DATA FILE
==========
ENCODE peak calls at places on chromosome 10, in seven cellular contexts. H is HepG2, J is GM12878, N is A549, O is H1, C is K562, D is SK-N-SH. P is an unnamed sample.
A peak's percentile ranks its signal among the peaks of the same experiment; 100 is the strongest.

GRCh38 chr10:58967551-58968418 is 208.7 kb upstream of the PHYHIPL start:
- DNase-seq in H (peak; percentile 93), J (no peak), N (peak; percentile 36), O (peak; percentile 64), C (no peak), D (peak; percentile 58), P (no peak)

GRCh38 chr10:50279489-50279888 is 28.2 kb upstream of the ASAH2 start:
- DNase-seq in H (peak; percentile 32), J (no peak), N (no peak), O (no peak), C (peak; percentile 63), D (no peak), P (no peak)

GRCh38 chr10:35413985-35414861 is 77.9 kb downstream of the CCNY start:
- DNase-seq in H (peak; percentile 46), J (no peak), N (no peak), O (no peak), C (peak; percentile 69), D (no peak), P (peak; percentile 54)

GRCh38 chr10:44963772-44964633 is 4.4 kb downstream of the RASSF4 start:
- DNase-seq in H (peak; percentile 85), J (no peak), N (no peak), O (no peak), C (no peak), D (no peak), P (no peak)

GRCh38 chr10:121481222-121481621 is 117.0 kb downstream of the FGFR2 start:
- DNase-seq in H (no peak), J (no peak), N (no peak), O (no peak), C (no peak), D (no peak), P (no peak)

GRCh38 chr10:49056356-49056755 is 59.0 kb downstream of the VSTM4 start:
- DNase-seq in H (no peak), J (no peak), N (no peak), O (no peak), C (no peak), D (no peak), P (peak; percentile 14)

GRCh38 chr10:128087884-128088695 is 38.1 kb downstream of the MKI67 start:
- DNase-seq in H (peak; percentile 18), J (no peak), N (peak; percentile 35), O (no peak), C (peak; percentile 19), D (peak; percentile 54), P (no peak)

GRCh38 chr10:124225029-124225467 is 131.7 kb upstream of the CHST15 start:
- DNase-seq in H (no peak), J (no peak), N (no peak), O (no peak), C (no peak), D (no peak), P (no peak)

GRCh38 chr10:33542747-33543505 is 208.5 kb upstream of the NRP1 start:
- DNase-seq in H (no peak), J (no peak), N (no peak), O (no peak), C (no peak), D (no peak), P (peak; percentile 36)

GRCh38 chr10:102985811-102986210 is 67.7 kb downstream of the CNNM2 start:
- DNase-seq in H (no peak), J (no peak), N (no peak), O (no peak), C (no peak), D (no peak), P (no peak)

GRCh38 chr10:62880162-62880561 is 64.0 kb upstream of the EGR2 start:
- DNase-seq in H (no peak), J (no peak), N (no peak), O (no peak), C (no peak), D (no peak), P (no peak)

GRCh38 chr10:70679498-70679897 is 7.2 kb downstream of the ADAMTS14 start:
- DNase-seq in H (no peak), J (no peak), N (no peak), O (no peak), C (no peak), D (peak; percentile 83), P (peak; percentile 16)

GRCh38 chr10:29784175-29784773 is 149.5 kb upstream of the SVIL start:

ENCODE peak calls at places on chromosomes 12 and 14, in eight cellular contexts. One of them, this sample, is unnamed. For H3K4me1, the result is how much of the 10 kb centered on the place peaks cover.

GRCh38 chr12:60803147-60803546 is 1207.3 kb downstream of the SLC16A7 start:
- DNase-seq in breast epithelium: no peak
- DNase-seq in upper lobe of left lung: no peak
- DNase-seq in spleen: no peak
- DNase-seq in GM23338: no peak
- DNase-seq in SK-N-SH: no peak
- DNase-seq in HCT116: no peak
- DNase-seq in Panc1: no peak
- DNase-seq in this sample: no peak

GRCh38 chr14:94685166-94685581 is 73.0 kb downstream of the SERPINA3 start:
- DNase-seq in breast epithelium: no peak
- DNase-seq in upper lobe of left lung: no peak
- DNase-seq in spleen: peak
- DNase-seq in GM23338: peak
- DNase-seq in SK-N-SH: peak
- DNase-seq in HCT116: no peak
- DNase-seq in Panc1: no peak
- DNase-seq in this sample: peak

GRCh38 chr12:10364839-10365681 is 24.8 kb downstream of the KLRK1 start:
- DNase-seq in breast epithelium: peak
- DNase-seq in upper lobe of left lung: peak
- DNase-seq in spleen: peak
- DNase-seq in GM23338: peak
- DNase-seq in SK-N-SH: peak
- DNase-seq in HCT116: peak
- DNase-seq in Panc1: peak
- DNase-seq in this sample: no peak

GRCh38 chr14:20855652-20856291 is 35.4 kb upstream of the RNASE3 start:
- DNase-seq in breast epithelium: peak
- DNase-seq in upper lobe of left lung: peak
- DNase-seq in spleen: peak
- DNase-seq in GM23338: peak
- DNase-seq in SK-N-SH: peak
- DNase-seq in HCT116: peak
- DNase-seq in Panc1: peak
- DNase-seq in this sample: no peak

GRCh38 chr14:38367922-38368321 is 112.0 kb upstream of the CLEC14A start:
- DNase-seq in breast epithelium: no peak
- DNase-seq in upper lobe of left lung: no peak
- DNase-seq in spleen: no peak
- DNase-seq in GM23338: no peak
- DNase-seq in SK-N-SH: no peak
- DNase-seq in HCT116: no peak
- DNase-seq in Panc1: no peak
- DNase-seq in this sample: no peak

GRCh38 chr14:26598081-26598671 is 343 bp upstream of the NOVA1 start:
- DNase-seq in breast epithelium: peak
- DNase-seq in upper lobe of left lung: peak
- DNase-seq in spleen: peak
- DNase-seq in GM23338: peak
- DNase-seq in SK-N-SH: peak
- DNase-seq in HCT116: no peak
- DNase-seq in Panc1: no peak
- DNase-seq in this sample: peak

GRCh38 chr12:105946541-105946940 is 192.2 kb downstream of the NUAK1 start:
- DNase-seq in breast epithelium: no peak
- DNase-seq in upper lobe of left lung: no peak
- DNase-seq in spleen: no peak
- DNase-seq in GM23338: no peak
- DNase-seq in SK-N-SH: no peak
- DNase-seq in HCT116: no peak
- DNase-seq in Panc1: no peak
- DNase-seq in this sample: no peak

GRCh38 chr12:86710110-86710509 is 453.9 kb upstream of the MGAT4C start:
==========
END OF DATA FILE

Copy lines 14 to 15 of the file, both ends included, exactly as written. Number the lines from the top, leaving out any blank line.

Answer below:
- DNase-seq in H (no peak), J (no peak), N (no peak), O (no peak), C (no peak), D (no peak), P (peak; percentile 14)

GRCh38 chr10:128087884-128088695 is 38.1 kb downstream of the MKI67 start: